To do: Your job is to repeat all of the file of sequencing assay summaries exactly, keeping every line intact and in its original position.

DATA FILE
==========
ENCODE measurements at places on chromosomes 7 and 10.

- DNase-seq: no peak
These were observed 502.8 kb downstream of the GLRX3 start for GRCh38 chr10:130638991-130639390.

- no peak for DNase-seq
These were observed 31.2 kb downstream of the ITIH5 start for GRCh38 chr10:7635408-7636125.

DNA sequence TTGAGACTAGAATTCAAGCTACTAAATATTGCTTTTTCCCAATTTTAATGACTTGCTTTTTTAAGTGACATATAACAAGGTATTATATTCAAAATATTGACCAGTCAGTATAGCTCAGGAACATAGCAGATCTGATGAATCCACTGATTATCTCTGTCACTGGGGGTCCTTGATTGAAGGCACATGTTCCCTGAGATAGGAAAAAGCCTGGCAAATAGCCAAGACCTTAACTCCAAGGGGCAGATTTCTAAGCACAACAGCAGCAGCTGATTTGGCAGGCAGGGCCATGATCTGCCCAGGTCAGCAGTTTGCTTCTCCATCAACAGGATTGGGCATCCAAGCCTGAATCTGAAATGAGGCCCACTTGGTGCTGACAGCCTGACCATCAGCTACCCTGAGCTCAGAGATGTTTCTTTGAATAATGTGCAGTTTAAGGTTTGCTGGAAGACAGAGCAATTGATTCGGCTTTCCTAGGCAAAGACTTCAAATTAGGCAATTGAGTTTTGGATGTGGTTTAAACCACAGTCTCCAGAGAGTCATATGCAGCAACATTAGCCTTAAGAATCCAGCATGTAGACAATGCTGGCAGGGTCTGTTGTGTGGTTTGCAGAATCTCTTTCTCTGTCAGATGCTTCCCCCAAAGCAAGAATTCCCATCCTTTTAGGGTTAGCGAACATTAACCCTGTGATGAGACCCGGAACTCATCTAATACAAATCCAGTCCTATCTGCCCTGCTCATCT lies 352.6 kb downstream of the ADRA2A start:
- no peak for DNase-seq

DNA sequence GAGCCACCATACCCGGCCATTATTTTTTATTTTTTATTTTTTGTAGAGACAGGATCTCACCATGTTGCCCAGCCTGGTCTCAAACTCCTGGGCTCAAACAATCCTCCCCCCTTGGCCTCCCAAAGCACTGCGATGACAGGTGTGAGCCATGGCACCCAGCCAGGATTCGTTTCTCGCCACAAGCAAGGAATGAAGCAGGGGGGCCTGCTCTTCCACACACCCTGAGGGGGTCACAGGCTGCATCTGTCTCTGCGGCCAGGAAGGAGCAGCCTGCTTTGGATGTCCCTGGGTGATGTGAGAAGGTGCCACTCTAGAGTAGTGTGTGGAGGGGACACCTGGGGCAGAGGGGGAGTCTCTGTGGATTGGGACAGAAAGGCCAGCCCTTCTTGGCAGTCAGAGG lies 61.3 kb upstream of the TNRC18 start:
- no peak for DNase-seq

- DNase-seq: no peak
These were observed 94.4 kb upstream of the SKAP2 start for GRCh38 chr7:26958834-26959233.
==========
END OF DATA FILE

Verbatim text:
ENCODE measurements at places on chromosomes 7 and 10.

- DNase-seq: no peak
These were observed 502.8 kb downstream of the GLRX3 start for GRCh38 chr10:130638991-130639390.

- no peak for DNase-seq
These were observed 31.2 kb downstream of the ITIH5 start for GRCh38 chr10:7635408-7636125.

DNA sequence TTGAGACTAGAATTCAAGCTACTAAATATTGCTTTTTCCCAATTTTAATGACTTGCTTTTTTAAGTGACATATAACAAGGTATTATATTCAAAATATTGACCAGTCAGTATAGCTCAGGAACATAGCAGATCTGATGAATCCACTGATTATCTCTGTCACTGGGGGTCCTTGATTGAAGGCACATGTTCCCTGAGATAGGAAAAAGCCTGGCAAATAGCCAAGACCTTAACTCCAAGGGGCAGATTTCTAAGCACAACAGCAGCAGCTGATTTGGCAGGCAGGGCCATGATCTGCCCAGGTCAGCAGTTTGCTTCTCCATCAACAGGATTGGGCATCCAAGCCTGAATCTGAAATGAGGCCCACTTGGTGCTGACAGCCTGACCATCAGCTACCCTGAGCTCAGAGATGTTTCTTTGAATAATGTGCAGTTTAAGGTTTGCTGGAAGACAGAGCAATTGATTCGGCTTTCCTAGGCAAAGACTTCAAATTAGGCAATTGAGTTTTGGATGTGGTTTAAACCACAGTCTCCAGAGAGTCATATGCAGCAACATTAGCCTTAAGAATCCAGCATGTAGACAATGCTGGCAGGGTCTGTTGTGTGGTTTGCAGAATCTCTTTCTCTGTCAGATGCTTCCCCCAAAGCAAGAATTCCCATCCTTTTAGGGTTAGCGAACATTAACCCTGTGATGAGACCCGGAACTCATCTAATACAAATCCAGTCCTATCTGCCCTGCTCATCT lies 352.6 kb downstream of the ADRA2A start:
- no peak for DNase-seq

DNA sequence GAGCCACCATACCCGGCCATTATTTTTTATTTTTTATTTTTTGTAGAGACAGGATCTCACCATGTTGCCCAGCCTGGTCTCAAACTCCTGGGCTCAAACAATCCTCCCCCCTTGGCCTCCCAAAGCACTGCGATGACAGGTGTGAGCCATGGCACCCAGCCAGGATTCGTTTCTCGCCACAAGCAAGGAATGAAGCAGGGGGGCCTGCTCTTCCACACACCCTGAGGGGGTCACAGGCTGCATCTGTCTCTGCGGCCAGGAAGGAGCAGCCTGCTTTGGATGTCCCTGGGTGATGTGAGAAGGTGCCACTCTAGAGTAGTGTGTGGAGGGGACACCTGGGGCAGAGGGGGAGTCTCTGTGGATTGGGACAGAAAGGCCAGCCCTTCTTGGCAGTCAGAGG lies 61.3 kb upstream of the TNRC18 start:
- no peak for DNase-seq

- DNase-seq: no peak
These were observed 94.4 kb upstream of the SKAP2 start for GRCh38 chr7:26958834-26959233.